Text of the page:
Apollo’s monthly survey of the most exciting works to enter public collections shines a light on the gaps museums have been able to plug and the new stories they are looking to tell
Detroit Institute of Arts
Equals (1992), Emma Amos
A key figure among New York-based communities such as the Spiral Group and Guerrilla Girls, Amos remained dedicated to fighting sexism and racism within the art world throughout her career. While very few of Amos’s works entered museum collections during her lifetime (Amos died in 2020), the recent acquisition of the Equals (1992) by the Detroit Institute of Arts reflects an increasing interest in the artist’s oeuvre. The acquired work forms part of a series produced between 1988–92, featuring falling figures which are thought to reflect the turbulence Amos identified in African American life.
Viscount Castlereagh’s silver inkstand (c. 1800s)
The National Trust has acquired a silver inkstand owned by Robert Stewart, Viscount Castlereagh (1769–1822). As Britain’s Foreign Secretary and one of the chief negotiators in post-Napoleonic Europe, Castlereagh’s inkstand would have been used to pen missives to notable figures such as Tsar Alexander I of Russia and the Duke of Wellington. The object is also thought to have been sitting on Castlereagh’s desk during the statesman’s famous interview with Admiral Nelson before he departed for the Battle of Trafalgar. Engraved with the Castlereagh coat of arms, the inkstand will be displayed at Mount Stewart in County Down, Northern Ireland.
Metropolitan Museum of Art, New York
Still Life with a Vase of Flowers, Melon, Peaches and Grapes (1780), Charlotte Eustache Sophie de Faligny Damas
One of the artist’s closest friends, the Italian neoclassical sculptor Antonio Canova, once described this French painter as the ‘Raphael of flower painting’. However, Damas never exhibited or sold any work during her lifetime; her acclaim was limited to her affluent inner circle which included the rococo portrait painter Élisabeth Vigée Le Brun. The still life, recently acquired by the Met, is one of the only works known to be held in museum collections worldwide.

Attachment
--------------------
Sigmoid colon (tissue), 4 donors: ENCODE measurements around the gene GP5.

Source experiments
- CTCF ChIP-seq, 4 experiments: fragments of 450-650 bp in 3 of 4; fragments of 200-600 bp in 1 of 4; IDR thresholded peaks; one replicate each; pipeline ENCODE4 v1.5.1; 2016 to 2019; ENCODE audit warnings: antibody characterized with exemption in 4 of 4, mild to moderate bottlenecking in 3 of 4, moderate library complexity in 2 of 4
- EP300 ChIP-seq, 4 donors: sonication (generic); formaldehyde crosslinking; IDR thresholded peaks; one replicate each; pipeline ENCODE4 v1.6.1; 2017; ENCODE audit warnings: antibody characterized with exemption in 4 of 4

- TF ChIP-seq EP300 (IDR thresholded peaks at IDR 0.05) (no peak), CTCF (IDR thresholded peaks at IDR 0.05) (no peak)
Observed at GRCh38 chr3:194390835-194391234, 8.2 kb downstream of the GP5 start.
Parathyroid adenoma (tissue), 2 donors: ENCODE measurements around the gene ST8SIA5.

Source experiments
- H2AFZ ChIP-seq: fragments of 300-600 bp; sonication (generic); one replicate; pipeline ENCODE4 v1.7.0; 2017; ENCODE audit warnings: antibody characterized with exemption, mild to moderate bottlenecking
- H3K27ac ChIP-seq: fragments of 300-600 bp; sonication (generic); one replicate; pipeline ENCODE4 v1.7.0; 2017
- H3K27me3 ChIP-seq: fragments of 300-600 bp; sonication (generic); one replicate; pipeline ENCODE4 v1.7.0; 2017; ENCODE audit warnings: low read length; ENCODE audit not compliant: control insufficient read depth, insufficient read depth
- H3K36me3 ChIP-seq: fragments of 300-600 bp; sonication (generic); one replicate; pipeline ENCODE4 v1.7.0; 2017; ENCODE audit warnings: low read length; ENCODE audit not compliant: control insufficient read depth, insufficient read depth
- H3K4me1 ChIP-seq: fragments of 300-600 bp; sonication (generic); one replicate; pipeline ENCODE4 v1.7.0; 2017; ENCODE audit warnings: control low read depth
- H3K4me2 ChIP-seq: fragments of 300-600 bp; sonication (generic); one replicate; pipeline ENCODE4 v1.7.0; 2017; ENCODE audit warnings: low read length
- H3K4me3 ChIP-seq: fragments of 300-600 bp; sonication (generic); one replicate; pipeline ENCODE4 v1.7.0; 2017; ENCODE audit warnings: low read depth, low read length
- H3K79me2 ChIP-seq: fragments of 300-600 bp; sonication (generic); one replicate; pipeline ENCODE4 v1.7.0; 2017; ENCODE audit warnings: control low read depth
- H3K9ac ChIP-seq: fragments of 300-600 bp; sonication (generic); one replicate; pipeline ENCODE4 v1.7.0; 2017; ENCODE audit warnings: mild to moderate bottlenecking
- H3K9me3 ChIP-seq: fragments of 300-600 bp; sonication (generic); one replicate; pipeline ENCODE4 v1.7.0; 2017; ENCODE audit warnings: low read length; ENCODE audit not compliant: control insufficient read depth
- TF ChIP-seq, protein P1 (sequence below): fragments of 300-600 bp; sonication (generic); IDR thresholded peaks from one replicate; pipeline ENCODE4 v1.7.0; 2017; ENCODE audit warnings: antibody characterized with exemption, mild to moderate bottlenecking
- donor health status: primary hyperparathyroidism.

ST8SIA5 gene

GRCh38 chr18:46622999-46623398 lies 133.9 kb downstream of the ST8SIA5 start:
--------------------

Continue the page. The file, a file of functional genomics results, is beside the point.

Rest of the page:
Hirshhorn Museum and Sculpture Garden, Washington, D.C.
Ninety-five works by 60 artists
The Hirshhorn’s latest acquisitions represent the institution’s efforts to expand and diversify their permanent collections. They include photographs from Zanele Muholi’s series Somnyama Ngonyama, Hail the Dark Lioness (2014–ongoing) – the South African artist’s long-standing efforts to confront the politics of race through the act of self-portraiture – and Rose B. Simpson’s large-scale ceramic installation Countdown I which becomes the first work by a Native American woman to enter the museum’s collection. Additions to the museum’s sculpture garden include Maren Hassinger’s Monuments 1 (2020), made from woven branches.
Meadows Museum, Dallas
Saint Francis (1635), Francisco de Herrera the Elder
The latest acquisitions by the Meadows Museum in Dallas include seven works of Spanish art, three paintings and four works on paper, ranging from the 17th to 20th century. Saint Francis (1635) by the Seville school painter Francisco de Herrera becomes the first work by the artist to enter the museum’s collections. A recent X-ray examination of the work has revealed the artist’s original sketches, which show Saint Francis in profile, while the final composition takes a rather more mournful tone, depicting a skull, knotted cord and the Saint’s hands in prayer. The work was donated to the museum, along with Román Ribera Cirera’s Leaving the Ball (1901), and Antonio Rodríguez Luna’s Still Life (1981), in celebration of the life and leadership of Dr. Mark A. Roglán, the museum’s former director who died last year.
Minneapolis Institute of Art
The Virgin and Child with Saint Andrew, Saint Eustace, Saint John the Baptist, and Saint Catherine (c. 1470–80), Fernando Gallego
An unusual triptych by the religious painter Fernando Gallego (1440–1507) joins the Minneapolis Institute of Art’s expanding collections of Spanish art. Painted in the Hispano-Flemish style, Gallego’s works are renowned for their impassioned figures and warm colour palettes. Appearing in its original frame, this devotional painting depicts the Madonna and Child surrounded by four saints. The work is thought to have been made for private devotion, either for a residence or as a travelling altar.